How to use AWS PrivateLink via AWS console

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To enable a private connection to services hosted in different VPC within the same AWS account or in different AWS accounts, we use AWS PrivateLink. It enables us to connect our VPC privately to supported AWS services, services hosted by other AWS accounts (VPC endpoint services), and supported AWS Marketplace partner services. We need not to use an Internet Gateway, NAT device, public IP address, AWS Direct Connect connection, or AWS Site-to-Site VPN connection to communicate with the service.

There are two main concepts in AWS Privatelink connection:

  1. VPC Endpoint
    This is created in the consumers account to have an endpoint for VPC to enable a private connection to a service.
  2. VPC Endpoint Service
    This is created in the producers account where you have your service up and running. Other AWS principals can access this service using VPC endpoints.

Create a VPC endpoint service

We will create a VPC endpoint service in the producer account. In this account we have a service up and running. We can have any type of service which is exposed with a network loadbalancer. I have deployed an nginx application in my EKS cluster. The ingress is mapped with the loadbalancer service and is accessible at

1. Go to VPC console
2. Select VPC Endpoint services
3. Click on Create Endpoint Service

(a) Provide a name to the endpoint service and select Network.

(b) Select the network loadbalancer of your service.

(c) In Additional Settings, enable the Acceptance required field. This will notify you whenever a consumer will try to access your service. If you disable it, your consumer will automatically start accessing your service as soon as a VPC endpoint is created.

(d) Specify the Tags if needed and click Create.

Now your Endpoint service will be created. You can now see that AWS provided you with Service ID, Service name and DNS names.

4. Add the Principal ARN to authorize the access/visibility of the service.

(a) Select your endpoint service. Go to Allow Principals. Click on Allow Prinicpals

(b) In the Principals to Add section, add:


Replace Account-ID with the consumer’s AWS Account ID, and select Add principal.

(c) Click on Allow Principals.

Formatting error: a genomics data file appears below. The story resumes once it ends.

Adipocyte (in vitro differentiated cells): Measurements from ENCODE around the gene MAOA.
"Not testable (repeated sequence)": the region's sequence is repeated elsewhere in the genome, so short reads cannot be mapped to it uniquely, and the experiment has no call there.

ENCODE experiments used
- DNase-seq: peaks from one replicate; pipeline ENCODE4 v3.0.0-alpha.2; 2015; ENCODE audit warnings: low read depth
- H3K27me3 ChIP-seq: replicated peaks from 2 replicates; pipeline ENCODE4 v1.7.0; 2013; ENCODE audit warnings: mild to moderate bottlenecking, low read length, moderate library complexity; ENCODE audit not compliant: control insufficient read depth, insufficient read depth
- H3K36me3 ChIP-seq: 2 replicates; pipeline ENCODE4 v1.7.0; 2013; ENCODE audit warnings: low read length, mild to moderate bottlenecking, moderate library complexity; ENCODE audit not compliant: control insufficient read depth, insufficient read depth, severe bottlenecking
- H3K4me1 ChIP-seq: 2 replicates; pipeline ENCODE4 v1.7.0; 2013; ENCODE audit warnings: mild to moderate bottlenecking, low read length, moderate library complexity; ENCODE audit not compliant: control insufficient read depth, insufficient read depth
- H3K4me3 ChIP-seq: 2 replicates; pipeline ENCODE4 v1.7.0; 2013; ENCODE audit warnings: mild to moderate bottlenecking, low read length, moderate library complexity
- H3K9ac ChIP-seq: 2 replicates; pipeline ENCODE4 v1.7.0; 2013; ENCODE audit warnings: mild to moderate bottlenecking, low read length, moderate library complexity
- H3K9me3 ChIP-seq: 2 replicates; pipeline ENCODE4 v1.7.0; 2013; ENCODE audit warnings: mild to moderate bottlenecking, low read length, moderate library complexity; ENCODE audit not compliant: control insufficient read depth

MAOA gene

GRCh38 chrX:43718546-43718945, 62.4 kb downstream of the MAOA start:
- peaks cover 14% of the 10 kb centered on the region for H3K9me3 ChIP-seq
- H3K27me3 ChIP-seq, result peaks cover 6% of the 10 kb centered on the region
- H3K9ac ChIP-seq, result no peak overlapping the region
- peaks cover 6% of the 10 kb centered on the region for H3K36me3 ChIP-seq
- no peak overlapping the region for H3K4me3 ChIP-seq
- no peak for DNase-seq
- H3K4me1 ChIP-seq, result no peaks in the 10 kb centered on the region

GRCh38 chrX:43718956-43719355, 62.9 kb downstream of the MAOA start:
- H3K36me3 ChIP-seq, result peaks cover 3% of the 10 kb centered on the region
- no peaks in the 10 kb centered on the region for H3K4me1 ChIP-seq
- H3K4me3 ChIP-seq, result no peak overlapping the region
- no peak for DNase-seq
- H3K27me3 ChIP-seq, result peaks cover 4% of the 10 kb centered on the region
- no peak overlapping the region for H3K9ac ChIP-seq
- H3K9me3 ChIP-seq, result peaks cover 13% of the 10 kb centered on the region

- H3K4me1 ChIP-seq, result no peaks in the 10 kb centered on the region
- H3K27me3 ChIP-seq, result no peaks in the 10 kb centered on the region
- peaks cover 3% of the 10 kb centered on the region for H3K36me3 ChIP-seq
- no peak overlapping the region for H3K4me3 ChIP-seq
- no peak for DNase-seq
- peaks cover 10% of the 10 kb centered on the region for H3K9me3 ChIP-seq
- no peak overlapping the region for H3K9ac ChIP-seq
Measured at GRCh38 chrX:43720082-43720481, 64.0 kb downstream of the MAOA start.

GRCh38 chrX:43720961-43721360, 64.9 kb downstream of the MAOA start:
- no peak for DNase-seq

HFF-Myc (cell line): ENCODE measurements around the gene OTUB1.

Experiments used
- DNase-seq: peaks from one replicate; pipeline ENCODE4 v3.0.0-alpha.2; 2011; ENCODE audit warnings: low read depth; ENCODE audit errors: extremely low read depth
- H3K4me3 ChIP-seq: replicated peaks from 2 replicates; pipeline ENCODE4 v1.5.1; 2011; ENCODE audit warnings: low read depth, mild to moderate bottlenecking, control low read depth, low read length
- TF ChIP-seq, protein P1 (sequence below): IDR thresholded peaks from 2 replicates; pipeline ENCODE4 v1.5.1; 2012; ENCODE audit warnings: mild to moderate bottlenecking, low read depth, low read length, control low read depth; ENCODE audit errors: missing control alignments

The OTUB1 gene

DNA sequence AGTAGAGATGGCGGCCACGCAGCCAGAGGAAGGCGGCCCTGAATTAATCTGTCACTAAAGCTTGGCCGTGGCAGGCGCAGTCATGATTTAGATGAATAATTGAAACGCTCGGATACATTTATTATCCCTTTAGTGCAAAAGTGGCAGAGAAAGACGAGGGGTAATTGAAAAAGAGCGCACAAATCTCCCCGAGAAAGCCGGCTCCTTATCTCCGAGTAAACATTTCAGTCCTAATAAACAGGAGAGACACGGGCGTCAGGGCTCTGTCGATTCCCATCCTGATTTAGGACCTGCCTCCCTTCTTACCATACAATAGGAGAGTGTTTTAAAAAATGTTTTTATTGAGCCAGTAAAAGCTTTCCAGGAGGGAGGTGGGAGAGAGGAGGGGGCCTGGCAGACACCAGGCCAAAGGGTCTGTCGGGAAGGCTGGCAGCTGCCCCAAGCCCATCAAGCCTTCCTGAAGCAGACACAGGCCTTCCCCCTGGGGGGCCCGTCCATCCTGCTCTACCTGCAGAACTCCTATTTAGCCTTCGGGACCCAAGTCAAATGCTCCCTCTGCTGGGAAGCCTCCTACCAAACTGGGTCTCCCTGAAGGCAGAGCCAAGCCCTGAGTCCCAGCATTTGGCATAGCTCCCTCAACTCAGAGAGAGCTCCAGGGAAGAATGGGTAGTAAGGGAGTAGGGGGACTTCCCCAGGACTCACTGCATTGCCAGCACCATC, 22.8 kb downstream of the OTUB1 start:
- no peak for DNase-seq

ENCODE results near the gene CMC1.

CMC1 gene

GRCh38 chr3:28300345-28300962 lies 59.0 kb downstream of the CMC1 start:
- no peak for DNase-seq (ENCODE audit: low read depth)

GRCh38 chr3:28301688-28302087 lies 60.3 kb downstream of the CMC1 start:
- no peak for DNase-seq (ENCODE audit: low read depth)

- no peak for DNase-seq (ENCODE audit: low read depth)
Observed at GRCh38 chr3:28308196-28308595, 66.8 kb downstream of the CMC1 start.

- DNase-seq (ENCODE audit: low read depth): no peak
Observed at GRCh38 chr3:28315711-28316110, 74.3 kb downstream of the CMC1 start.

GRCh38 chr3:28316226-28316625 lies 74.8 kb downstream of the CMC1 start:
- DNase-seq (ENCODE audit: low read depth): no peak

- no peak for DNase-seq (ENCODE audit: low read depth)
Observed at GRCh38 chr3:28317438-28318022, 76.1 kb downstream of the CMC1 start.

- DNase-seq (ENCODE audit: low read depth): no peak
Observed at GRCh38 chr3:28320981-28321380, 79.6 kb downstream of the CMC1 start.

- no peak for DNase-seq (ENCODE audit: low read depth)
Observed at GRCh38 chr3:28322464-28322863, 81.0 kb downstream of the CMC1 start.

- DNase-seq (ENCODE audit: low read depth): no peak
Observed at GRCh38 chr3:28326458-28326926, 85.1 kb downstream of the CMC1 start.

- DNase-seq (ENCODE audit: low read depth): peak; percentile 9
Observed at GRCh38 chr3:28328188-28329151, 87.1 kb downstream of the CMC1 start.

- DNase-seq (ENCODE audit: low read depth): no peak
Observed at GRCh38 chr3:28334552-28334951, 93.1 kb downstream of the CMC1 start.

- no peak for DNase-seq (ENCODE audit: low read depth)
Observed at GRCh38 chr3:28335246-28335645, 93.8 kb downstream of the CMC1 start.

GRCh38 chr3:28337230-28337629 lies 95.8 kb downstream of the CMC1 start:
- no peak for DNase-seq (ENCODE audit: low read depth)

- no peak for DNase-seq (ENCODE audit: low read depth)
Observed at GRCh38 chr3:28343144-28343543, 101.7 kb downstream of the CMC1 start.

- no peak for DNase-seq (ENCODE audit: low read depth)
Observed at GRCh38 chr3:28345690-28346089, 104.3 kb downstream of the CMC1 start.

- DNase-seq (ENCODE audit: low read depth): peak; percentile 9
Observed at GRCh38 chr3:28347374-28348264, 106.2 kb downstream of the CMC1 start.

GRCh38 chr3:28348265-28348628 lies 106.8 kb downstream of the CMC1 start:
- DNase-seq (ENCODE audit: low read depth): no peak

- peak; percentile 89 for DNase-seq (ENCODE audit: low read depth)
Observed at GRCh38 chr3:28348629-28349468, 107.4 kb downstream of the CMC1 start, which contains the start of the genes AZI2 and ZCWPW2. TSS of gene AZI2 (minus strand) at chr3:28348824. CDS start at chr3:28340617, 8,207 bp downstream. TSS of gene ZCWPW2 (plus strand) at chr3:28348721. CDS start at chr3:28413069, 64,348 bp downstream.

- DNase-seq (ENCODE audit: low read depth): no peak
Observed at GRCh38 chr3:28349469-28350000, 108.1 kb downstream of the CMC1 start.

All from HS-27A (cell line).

Now your principal has been added and you are ready to create a VPC endpoint connection in a different AWS account.

Create a VPC Endpoint

We can create a VPC Endpoint in the same aws account for different VPC, or in a different AWS account. Both these setups are similar. Here I am describing about creating a VPC Endpoint in a different AWS account.

Creating a VPC Endpoint in a different AWS account

Login to the AWS account where you need to setup this private connection.

1. Go to VPC console
2. Select Endpoints from the left menubar
3. Click on Create Endpoints

(a) In the Endpoints Settings, select Other endpoint services

(b) Paste the service name in Service settings

(c) Click on Verify service

(d) Under VPC, select the VPC you want to have a connection for

(e) Choose from a list of subnets in different availability zones

(f) Select the Security Groups and specify Tags

(g) Create Endpoint.

The status is pending, which means you will have to accept the connection request in the producer’s aws account. Once your endpoint is created, it will send a notification to the producer’s aws account for authenticating the connection request.

Accept the Endpoint connection

(a) Select your Endpoint service and click on Endpoint Connections

(b) Click on the connection request and select Actions.

(c) Under Actions, select Accept endpoint connection request

(d) Type accept to accept the connection and click on Accept.

Once its done, you will see the State as Available. You can confirm the same in consumer’s aws account.

Now you have successfully established an endpoint connection.


To test the flow, you can create an instance under the similar network configuration and try to ping the DNS names mentioned above. You can also enable private DNS to have the same endpoint DNS name as you have in producer’s aws account.

If you don’t have the access to aws console or if you wish to do the same with cli commands in hand, follow my next blog.

Thank you readers, for sicking up till the end. In case of any queries/suggestions, feel free to reach out to me at

Written by 

Vidushi Bansal is a Software Consultant [Devops] at Knoldus Inc. She is passionate about learning and exploring new technologies.